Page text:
It is believed that the Ancient Aztecs cremated the remains of their rulers during the zenith of their empire between 1325 and 1521 AD. However, despite decades of excavations, archaeologists never found any deposits of ashes. But all of this could change drastically now that researchers have discovered a narrow underground passage which apparently leads towards two sealed chambers under the Templo Mayor, the absolute center of the Aztec religious life. The Templo Mayor or Great Temple is one of the main temples located in the capital city of Tenochtitlan, modern-day Mexico City. The temple was called the huei teocalli in the Nahuatl language and dedicated simultaneously to two gods, Huitzilopochtli, god of war, and Tlaloc.
Archaeologist Leonardo Lopez Lujan and his team found the narrow passage of about 8.4 meters in length leading to the center of a circular platform where it is believed that the remains of the Aztec rulers were cremated, reports the website of the INAH. The entrance of the tunnel was blocked by a boulder weighing around three tons, and after it was removed in 2013, researchers found a gap with ritual offerings.
Archaeologists discovered gold ornaments, eagle and human bones in a box of offerings. Among the artifacts, researchers also found two skulls of children between five and seven years with the first three vertebrae, which suggests they might have been beheaded. Researchers also found sacrificial knives used by the ancient Aztecs. Subsequently, an investigator found signs of a corridor that seemed to lead deeper into the ceremonial platform known as the Cuauhxicalco.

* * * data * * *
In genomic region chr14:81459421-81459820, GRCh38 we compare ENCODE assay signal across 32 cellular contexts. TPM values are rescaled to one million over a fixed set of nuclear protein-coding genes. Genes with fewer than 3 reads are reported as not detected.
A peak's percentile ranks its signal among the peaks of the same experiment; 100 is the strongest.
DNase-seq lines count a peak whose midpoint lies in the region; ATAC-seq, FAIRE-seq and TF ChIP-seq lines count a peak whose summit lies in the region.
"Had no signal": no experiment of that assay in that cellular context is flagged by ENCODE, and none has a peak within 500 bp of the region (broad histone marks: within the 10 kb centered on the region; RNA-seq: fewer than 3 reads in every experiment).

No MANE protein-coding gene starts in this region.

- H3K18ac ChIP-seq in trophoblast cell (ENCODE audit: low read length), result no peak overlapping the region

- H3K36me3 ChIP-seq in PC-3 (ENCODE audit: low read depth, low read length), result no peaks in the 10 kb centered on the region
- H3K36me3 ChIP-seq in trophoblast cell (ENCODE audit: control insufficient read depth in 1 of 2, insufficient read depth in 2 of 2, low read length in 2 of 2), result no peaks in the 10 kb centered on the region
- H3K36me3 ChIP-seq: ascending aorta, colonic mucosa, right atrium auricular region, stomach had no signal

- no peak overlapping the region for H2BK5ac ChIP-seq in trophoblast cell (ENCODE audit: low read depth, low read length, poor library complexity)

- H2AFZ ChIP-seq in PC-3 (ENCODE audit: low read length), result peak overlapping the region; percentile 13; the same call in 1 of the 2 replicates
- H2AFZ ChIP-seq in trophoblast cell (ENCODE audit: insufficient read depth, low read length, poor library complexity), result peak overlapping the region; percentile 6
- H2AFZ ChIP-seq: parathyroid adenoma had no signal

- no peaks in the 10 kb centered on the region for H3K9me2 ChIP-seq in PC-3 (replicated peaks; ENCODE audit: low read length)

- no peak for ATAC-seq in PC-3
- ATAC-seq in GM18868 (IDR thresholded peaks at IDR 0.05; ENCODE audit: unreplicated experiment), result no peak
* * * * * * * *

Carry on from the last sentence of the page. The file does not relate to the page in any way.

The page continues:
“Once the rocks and dirt were dug out, we saw that it led directly into the heart of the Cuauhxicalco,” Lopez Lujan said. “At the end (of the passageway), there are what appear to be two old entrances that had been sealed up with masonry,” he added.
This would be a logical place to keep the remains of the leaders of this ancient civilization, the Templo Mayor was the most important complex of the Aztec capital of Tenochtitlan, but Mexican archaeologists have been searching for the tombs in vain for years, and these new details are exciting as it gets, comparable in magnitude to discovering a mummy inside the pyramids of Giza.
Lopez Lujan and his team are being cautious suggesting that the presence of graves at the end on the newly discovered tunnel could be a theory that is wrong, and they fill find out what they have actually discovered in 2016, when excavations are expected to start.
“What we are speculating is that behind these sealed-up entrances there could be two small chambers with the incinerated remains of some rulers of Tenochtitlan, like Moctezuma I and his successors, Axayacatl and Tízoc, given the relative dating of the surrounding constructions,” Lopez Lujan said.
According to Susan Gillespie, archaeologist from the University of Florida who was not involved in the project, the discovery could be extremely significant.
“We have pictures from the 16th century documents of the wrapped corpses of kings. Their “cremains” should be somewhere in the Templo Mayor vicinity according to the documents, but one cannot expect a great tomb chamber as was the case of the earlier Maya kings,” wrote Gillespie .